Podcast: Sell the White Sox

Record Date: 8/28/2022

After getting swept by the Arizona Diamondbacks, the Chicago White Sox postseason hopes in 2022 are closing quickly. Josh and Jim review the current state of this White Sox organization.

  • How the players are not responding to Tony La Russa
  • Jose Abreu’s comments about the team not being as young as they think they are
  • Rick Hahn’s job status
  • Why it’s time for Jerry Reinsdorf to sell the White Sox
  • Why AJ Pierzynski would be a terrible manager
  • A special song from Greg Nix
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Josh Nelson
Josh Nelson

Josh Nelson is the host and producer of the Sox Machine Podcast. For show suggestions, guest appearances, and sponsorship opportunities, you can reach him via email at josh@soxmachine.com.

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ForsterFTOG

“Two of them(board members) are in their 90’s”

Wow.

asinwreck

Lee Stern’s Chicago Sting won the NASL championship in 1981. (Also, Lee Stern owned a team in the long-defunct NASL.)

Everything about this ownership group is midcentury, not modern.

BenwithVen

It certainly explains why this org is run they way it is.

2021soxodyssey

That song just about says it all. Thanks for being the voice of thousands of frustrated fans.

sinkerball

Perhaps at least we have put them on the defensive.

  1. There is a recent Forbes article by Phil Rodgers which includes such ‘winners’ as:

“There’s some irony in the fans’ current unhappiness with White Sox ownership. Reinsdorf has often been criticized for an unwillingness to spend like teams at the top of the American League but has heavily invested in recent seasons, clearly motivated to add another championship..”

Sounds like it came from the front office.

“This hardly seems like the time to tear down the roster that produced back-to-back playoff seasons in 2020 and ’21, in part because of commitments to fading veterans Yasmani Grandal and Lance Lynn.”

The logic here escapes me. Does JR feel unloved?

“But the White Sox must also wonder about the lagging direction of the young players who form the team’s core.” Tim gets a pass but ..”The Sox front office has not been as fortunate with the trio of Yoan Moncada, Luis Robert and Eloy Jimenez, who also signed early in their careers.”

So the kids are not alright? Interesting spin, no? Please note that Leury is not a kid.

  1. https://www.southsidesox.com/2022/8/29/23325369/jerry-reinsdorf-selling-chicago-white-sox-not-on-his-life

Wherein we learn that JR is a brilliant businessman and if we should blame anybody for him being NOT willing to sell it would be the IRS. Sounds like what a brilliant businessman would want to have said. I think I am going to be sick

PauliePaulie

Would you rather- Everyone from ownership to development staff gets replaced, but it means another 5 year rebuild.
Or- Everyone comes back and they attempt to retool, for another run in ’23, with a $190mil payroll.

GrinnellSteve

A full housecleaning doesn’t necessarily mean they won’t retool with a large payroll. A Jerry DiPoto type would be going for it.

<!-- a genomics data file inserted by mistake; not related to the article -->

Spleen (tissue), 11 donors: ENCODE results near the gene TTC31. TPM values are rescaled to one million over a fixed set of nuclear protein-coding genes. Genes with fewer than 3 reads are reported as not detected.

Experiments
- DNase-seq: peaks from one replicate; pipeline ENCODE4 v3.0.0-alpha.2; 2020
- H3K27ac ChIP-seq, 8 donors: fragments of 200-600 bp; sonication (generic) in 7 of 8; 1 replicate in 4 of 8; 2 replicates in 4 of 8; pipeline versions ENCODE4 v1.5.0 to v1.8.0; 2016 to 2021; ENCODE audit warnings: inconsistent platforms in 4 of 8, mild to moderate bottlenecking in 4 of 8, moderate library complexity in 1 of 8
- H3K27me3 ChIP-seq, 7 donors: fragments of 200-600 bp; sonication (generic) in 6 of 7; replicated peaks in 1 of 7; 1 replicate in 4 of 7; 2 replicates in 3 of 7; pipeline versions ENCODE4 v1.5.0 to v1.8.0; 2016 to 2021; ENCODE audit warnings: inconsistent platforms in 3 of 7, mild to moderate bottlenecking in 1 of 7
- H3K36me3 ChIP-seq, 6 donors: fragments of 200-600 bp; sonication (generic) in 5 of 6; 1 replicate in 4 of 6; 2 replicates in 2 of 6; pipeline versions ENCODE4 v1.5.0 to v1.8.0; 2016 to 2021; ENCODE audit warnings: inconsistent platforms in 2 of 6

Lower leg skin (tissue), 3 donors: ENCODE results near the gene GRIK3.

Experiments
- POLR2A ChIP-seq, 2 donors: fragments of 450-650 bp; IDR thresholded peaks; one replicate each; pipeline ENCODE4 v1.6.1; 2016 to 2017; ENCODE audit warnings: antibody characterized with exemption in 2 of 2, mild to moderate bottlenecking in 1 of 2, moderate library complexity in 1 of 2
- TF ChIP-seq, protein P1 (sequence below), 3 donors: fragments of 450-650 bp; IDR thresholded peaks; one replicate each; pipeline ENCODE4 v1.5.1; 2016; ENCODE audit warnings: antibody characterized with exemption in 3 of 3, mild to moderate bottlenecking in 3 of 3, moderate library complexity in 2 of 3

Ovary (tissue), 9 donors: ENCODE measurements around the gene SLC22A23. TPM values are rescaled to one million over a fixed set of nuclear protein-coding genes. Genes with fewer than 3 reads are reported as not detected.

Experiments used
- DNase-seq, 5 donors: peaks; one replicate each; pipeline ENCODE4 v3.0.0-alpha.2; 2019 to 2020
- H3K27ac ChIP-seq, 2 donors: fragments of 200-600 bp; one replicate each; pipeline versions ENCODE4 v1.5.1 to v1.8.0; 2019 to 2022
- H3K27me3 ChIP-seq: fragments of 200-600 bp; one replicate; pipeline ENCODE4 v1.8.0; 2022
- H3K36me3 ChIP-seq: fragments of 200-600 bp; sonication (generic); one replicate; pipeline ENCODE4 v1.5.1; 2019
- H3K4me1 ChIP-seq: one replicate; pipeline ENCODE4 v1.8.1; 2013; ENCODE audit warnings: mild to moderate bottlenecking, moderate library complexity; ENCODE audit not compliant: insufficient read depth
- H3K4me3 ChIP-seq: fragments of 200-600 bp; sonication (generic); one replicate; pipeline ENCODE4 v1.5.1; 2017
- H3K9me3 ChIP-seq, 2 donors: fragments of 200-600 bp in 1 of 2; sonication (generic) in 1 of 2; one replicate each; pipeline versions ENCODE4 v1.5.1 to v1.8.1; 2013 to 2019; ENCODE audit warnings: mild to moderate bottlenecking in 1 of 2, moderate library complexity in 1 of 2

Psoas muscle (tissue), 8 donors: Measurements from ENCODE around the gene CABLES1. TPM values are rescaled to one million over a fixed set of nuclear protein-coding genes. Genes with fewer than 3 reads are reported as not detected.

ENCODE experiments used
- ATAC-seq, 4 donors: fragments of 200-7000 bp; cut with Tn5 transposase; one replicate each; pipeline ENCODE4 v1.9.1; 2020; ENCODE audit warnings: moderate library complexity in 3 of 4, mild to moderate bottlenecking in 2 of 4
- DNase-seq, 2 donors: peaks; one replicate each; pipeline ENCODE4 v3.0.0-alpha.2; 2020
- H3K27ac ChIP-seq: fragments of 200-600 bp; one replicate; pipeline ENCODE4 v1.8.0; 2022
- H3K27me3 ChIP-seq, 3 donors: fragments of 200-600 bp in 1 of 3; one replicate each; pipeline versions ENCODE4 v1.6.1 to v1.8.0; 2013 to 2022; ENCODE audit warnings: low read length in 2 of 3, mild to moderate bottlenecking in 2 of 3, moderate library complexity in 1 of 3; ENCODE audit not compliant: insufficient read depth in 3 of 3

Jim Margalus

The latter. The former would immediately call their judgment into question.

Augusto Barojas

I’m not sure it would be enough, but the main 3 things they need are a new manager, a star RF, and a well above average 2b. Those things would fix a lot of problems, and lots of things would work better. Replacing the Russa would make the team play with more heart and life, as if by magic.

I don’t think a whole rebuild is necessary, but they do need upgrades to star level players in a couple places. And for Moncada to be nowhere near as godawful as he has been this season. The problems as I mentioned recently is the amount of payroll they have committed to potentially very unproductive players. Kelly, Diekman, Garcia, Pollock are 27M next year. Add 18M each to Grandal, Lynn, and Moncada, that’s 81M to 7 guys, 5 of whom have negative WARs (Moncada and Pollock the others, barely above 0). That’s just brutal. Maybe a couple of them can be halfway decent, but that’s 40 percent of a 200M payroll to basically nobody who one would pick to build a championship roster with.

At the end of next year, they will at least be done with Kelly, Diekman, Pollock, Lynn, and Grandal, which will be close to 60M of that. Realistically 2024 is probably the earliest they will have the payroll flexibility for a major improvement.

hitlesswonder

I think rebuilding next season would be ridiculous. Lynn has looked pretty decent recently which means you would have 4 decent front line starters. Anderson, Vaughn, Jimenez, and Robert give you half of a good lineup. The only 2 contracts that are really worrisome are Grandal and Moncada.

While I think people overestimate how much talent is on the roster, there’s enough that deciding not to compete for another 4 years would be insane.

Augusto Barojas

I’m sure another year of sideways movement is most likely. What you cite is enough of a core to build around, it isn’t close to enough to actually compete for a championship. Without the payroll flexibility to add any major pieces (presumably), I see next year as another throw away type year unless they shock us all and sign Judge, basically. It might not be a rebuild, but it will probably be another year mired in mediocrity, and a who-cares season. Bottom line is that this rebuild was set up to be a failure by their choices since 2020 and is playing out that way. This team needs some seriously positive changes to be worth anybody’s time, money, or attention.

soxygen

I operate under the assumption that we will never have enough 2023 budget room to address every single need. As such, I would prioritize starting pitching over second base. The org has several short and long term options at 2B, but no major league ready 5th or 6th starters for 2023.

Last edited 3 months ago by soxygen
Wayne

Star RF is Aaron Judge. That is is. After that, you have Brandon Nimo, Benintendi, Conforto, Mitch Haniger, Joc Pederson, Tyler Naquin, types.

2B has some more options depending on how club options go (Adam Frazier, Jean Segura, Kolten Wong).

roke1960